Beginning more than a thousand years ago, the Cherokee culture that we recognize today spread across the landscape of all of north Georgia, leaving mounds, spear points, pottery, the names of rivers and creeks, and legends that are still told by Cherokee storytellers. Cherokee towns occupied the Chattooga, Tugaloo, and Chattahoochee Rivers in north Georgia, adjoining their Lower towns on the Keowee River. Established trading paths like the Unicoi Trail led north to the rest of the Cherokee Nation and south to the Creek Nation.
Northwestern Georgia, however, including the Coosawattee and Oostanula Rivers, was claimed by both the Creeks and the Cherokees. In 1755, the Cherokees’ victory at the Battle of Taliwa gained this land for them, just in time to serve as a new home for refugees from the Lower Towns destroyed by British forces in 1760 and 1761. Within sight of the mountains, the planned community and national capitol of New Echota became the geographical center of the Cherokee nation and the focus of its renascence. Here the Cherokee Nation reached a pinnacle of civilization only to be destroyed by Removal.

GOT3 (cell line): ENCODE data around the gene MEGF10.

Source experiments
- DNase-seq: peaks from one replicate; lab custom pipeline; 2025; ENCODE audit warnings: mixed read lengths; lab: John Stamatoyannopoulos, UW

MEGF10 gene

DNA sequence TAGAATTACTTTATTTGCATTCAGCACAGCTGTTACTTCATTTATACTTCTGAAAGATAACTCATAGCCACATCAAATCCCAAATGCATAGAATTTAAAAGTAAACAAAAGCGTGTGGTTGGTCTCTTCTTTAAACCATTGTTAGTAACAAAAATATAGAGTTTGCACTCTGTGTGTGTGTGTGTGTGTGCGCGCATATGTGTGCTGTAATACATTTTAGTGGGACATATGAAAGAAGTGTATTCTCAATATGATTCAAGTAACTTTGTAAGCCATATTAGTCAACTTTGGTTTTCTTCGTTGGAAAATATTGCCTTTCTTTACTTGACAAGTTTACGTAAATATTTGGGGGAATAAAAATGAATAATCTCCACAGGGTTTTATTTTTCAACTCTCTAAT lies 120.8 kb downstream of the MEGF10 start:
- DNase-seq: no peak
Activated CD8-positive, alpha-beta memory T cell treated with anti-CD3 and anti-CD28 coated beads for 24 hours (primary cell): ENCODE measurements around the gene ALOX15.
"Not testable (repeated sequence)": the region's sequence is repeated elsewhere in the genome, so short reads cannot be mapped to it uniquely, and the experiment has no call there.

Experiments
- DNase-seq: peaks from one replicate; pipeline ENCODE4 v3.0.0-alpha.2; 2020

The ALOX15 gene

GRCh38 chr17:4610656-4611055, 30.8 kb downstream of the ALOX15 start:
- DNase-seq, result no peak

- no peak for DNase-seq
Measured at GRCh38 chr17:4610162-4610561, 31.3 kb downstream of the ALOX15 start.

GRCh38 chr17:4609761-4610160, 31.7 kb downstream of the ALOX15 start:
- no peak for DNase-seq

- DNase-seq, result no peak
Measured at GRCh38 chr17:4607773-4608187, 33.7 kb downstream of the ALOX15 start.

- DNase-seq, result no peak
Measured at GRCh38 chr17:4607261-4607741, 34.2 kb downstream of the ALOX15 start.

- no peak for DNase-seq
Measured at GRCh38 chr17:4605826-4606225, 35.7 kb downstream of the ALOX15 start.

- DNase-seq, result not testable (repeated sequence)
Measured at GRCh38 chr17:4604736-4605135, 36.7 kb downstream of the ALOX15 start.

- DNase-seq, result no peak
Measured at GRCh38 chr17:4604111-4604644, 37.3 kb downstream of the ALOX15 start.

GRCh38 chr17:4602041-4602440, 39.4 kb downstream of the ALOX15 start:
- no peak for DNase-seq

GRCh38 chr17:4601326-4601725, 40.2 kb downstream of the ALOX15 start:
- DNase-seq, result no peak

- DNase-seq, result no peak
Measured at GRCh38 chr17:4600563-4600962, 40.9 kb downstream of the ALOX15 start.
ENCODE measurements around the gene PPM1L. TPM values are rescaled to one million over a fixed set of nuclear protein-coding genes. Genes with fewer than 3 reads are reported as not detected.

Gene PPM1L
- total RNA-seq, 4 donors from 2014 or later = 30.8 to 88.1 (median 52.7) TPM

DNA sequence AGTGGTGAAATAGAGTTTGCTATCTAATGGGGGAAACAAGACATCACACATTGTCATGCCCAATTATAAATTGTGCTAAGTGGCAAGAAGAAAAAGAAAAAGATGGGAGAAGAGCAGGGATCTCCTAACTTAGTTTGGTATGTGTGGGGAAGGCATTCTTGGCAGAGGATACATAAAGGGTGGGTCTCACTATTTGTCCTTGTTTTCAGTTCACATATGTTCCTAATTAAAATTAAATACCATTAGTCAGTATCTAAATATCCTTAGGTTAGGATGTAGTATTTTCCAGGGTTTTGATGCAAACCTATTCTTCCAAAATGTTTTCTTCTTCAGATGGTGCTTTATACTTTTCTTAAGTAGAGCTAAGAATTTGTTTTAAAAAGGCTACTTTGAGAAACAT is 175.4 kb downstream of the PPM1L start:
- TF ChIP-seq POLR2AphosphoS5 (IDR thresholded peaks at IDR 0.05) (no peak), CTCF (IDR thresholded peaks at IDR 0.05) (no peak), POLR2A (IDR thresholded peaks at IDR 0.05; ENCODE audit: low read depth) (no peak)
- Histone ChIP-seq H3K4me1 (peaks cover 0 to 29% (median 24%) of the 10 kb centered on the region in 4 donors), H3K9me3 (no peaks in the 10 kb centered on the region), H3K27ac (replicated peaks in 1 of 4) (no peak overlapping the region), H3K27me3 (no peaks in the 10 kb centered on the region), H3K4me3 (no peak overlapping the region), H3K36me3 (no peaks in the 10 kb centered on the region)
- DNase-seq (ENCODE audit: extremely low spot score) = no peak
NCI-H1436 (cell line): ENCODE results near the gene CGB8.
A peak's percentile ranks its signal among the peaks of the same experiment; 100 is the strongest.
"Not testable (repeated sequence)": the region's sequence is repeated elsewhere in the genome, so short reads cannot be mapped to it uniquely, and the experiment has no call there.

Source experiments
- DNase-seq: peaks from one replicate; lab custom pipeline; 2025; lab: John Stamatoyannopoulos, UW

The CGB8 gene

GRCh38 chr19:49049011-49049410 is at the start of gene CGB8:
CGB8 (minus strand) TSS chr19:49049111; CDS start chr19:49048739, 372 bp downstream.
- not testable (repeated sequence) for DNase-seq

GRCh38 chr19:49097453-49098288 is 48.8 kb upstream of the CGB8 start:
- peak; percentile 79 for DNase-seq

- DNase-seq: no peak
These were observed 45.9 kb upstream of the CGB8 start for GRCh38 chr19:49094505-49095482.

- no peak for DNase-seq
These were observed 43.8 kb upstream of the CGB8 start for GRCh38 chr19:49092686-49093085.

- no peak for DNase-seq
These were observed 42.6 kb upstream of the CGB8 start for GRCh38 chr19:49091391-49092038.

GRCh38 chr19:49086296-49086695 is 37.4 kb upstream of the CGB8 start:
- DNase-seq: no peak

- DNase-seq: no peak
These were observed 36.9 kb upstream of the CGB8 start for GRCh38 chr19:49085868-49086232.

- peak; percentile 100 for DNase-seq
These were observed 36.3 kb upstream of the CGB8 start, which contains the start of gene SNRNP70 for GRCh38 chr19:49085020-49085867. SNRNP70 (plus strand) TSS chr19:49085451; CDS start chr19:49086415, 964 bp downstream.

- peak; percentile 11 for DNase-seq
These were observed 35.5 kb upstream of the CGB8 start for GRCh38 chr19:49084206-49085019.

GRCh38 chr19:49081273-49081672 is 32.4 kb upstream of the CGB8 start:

For an in-depth look at each one of the interpretive centers along the Cherokee Heritage Trails, including complete articles and quotes, detailed information on all the historical sites, amazing full color photography depicting the land and its people, stories from many of the Cherokee Elders and much more about the wonderful Cherokee culture, make the Cherokee Heritage Trails Guidebook a part of your personal library.